Team Cohesion Score (TCS) by 9 CUBE

A simple method for measuring team cohesion

The Team Cohesion Score, or TCS for short, is an indicator that measures the level of cohesion of a team or a group of teams within companies, communities (or associative groups), sports clubs, or any other organisation that incorporates the concept of a team.

Its objective is to indicate the extent to which individuals making up a team, or a set of teams, feel close (relationally), confident, capable of cooperating and/or collaborating effectively, flexible and adaptable to external and internal conditions, open in their communication, willing to question themselves (in continuous development), able to act in concert with other members, and to rely on the team’s inherent resources, while serving and sharing a common vision and/or goal.

The TCS is, therefore, a performance indicator for teams within organizations (mainly companies) that is based on the premise that teams that get along well are more motivated and thus more productive and/or perform better, and within which information and energy flow more smoothly.

To illustrate the value of its relevance, it is interesting to combine the TCS with other “standard” indicators such as:

  • Staff turnover (hypothesis: if the TCS is high, turnover is low)
  • Revenue/Growth (hypothesis: if the TCS is high, performance is high)
  • Other SMART KPIs for assessing the performance specific to a team (e.g., sports results);

To calculate a team’s TCS, it is proposed that the various individuals making up the team answer the following question:

“To what extent are you in tune with your team ?”

Participants give a score on a scale from 0 (Not at all) to 10 (Completely).

Depending on the assessment made by the participants, they will be categorized as follows and will contribute positively or negatively to the TCS:

  • Harmonious (9 and 10): participants who are in total synchronization with their colleagues. Their trust in the team is optimal. They share a common vision with their colleagues and their motivation is at its maximum. They get along very well with their colleagues and are satisfied with the general functioning of the team (even if there are some improvements to be made).
  • Toneless (7 and 8): Do not feel close, nor distant from their colleagues. This team or another, it’s all the same to them, even if they are not at the point of denigrating the latter. Not everything is perfect, but they cope with this state of affairs.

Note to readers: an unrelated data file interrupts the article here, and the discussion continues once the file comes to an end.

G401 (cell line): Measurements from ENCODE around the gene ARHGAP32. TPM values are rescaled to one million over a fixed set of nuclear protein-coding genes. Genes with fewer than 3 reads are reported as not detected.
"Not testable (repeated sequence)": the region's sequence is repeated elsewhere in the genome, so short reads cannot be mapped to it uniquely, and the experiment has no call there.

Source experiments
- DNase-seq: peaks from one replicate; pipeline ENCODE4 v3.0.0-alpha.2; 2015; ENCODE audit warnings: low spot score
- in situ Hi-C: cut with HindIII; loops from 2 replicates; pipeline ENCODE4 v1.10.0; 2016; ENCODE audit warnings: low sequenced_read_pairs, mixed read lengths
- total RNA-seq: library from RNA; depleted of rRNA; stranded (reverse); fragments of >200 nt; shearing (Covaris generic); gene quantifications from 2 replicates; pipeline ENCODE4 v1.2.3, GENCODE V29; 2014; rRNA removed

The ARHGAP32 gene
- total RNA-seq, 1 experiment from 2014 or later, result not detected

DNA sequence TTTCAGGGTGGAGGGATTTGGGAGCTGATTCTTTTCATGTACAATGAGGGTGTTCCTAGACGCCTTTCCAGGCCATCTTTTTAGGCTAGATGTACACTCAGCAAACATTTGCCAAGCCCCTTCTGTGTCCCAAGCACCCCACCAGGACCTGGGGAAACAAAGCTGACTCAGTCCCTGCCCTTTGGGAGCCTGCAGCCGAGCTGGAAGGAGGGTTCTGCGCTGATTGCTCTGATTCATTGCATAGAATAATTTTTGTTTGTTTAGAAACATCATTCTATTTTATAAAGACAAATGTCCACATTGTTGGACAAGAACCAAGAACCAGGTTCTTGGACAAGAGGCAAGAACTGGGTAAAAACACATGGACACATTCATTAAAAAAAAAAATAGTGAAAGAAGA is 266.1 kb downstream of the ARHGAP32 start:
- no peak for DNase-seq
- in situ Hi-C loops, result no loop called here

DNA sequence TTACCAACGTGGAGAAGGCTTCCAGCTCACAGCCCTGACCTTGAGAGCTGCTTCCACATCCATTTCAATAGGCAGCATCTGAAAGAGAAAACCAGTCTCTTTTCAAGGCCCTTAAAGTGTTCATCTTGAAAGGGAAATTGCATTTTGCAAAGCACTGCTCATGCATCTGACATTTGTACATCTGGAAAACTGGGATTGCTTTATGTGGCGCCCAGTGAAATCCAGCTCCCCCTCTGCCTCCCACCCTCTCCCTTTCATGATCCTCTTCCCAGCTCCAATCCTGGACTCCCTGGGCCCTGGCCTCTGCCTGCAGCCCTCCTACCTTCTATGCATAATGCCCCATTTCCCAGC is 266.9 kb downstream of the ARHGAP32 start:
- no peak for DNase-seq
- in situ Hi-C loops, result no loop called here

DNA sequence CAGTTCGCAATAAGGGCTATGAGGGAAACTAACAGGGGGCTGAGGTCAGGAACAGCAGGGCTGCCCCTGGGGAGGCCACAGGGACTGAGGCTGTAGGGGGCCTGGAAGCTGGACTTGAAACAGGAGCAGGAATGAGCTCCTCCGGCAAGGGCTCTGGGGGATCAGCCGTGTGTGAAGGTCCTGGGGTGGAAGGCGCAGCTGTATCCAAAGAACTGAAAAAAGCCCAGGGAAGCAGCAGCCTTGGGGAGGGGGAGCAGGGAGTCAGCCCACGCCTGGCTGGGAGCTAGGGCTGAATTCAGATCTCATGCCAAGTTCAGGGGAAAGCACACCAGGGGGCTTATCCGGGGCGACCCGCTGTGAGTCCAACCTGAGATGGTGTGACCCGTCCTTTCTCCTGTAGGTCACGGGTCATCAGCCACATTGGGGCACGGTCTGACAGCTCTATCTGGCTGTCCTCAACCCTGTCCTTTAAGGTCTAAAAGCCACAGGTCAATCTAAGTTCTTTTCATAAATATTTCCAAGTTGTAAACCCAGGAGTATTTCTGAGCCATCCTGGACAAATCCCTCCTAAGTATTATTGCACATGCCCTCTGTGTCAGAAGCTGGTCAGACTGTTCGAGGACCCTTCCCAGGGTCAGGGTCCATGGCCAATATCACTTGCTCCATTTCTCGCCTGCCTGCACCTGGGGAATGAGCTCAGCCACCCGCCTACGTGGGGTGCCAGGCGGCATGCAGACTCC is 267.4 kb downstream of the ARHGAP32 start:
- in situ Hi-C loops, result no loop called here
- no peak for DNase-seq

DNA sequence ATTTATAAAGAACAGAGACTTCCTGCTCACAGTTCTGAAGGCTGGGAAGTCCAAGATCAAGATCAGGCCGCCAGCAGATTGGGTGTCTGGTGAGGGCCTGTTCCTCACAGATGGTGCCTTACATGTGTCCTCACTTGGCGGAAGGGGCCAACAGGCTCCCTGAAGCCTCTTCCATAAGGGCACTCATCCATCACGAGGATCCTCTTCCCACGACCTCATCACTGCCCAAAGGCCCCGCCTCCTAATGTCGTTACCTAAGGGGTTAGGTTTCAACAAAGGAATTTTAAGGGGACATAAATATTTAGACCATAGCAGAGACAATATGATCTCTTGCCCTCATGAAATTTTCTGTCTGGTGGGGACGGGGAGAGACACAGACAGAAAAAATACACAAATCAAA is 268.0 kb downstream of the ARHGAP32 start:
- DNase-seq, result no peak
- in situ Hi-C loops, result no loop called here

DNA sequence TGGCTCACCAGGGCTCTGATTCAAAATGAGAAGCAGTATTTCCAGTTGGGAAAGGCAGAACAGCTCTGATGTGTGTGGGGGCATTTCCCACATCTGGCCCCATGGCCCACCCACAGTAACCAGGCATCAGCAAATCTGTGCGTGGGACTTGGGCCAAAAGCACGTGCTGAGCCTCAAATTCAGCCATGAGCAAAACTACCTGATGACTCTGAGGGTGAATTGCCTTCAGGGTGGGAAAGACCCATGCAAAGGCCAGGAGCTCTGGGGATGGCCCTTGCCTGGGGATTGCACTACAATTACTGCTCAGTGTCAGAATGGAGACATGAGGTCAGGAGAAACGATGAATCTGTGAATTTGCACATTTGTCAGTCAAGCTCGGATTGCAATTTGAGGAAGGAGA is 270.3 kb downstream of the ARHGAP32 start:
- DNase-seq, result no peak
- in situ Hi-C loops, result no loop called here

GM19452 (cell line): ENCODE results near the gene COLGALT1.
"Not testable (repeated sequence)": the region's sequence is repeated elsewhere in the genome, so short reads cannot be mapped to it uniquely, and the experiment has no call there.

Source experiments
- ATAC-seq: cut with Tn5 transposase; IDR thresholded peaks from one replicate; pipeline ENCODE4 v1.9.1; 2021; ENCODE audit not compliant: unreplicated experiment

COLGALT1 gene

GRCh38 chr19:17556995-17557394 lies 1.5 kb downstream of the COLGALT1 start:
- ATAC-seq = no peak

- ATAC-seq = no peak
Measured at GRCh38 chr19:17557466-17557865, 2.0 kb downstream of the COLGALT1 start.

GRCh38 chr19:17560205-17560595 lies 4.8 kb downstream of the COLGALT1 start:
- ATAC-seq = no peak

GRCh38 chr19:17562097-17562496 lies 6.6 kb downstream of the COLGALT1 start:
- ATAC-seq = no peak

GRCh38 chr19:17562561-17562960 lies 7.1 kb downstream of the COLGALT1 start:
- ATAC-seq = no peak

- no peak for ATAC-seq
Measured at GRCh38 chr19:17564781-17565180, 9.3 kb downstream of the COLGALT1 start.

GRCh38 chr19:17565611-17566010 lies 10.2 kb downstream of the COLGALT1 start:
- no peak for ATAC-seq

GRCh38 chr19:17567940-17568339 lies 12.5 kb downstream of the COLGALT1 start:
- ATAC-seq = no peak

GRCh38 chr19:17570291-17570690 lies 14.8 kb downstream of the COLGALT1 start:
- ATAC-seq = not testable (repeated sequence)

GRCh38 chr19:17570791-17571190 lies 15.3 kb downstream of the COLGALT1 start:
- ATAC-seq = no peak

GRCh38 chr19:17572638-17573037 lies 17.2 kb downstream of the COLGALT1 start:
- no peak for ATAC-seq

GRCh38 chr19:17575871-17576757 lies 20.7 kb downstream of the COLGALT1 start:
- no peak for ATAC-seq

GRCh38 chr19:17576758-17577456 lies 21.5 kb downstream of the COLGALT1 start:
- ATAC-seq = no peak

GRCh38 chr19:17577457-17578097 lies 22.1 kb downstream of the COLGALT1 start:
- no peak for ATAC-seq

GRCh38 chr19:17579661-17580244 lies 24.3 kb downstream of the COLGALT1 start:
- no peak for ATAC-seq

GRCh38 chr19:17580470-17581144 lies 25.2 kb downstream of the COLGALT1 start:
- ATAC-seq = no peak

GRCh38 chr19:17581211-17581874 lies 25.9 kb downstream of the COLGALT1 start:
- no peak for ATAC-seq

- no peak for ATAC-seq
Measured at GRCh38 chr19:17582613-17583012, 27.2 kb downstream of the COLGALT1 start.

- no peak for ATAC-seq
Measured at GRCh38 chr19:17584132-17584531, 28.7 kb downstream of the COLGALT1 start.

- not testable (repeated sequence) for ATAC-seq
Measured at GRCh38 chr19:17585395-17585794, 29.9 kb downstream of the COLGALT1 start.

• Dissonant (0 to 6): Do not feel comfortable with the rest of their team. Frictions are frequent and trust is scarce or absent. Discomfort is high. The idea of leaving the team or sabotaging it (consciously or unconsciously) is germinating. They will be the most reluctant to evolve. They will play their part without considering that of others. Trust is very low or nonexistent.

The individual scores of each participant are then added up.

The Team Cohesion Score equals:

 =% of harmonious – % of dissonant

The TCS is therefore a percentage ranging from -100% to 100%.

Example: if a team has 10 members, who respond respectively 9, 9, 8, 8, 7, 7, 7, 6, 6, and 4, the TCS will be: 20% – 30% = -10%.

The higher the TCS, the more united, productive, and efficient the team will be. Above 50%, the team shows good cohesion and can improve mainly on points of detail. A score between 0 and 50% indicates a team that functions, but where cohesion is lacking, affecting productivity. A negative score indicates serious risks of errors, performance losses, lack of communication, staff leaks, or other problems such as conflicts and all types of nuisances. Below -50%, the situation has deteriorated for too long and has probably left scars. It will not be possible to restore team cohesion without agreeing to rebuild the team. This means, for instance, letting go of those who will no longer find their place there.

The objective for leaders is clear: aim for a high TCS to ensure a team that is not only functional but also thriving and resilient.

To implement the TCS in your organisation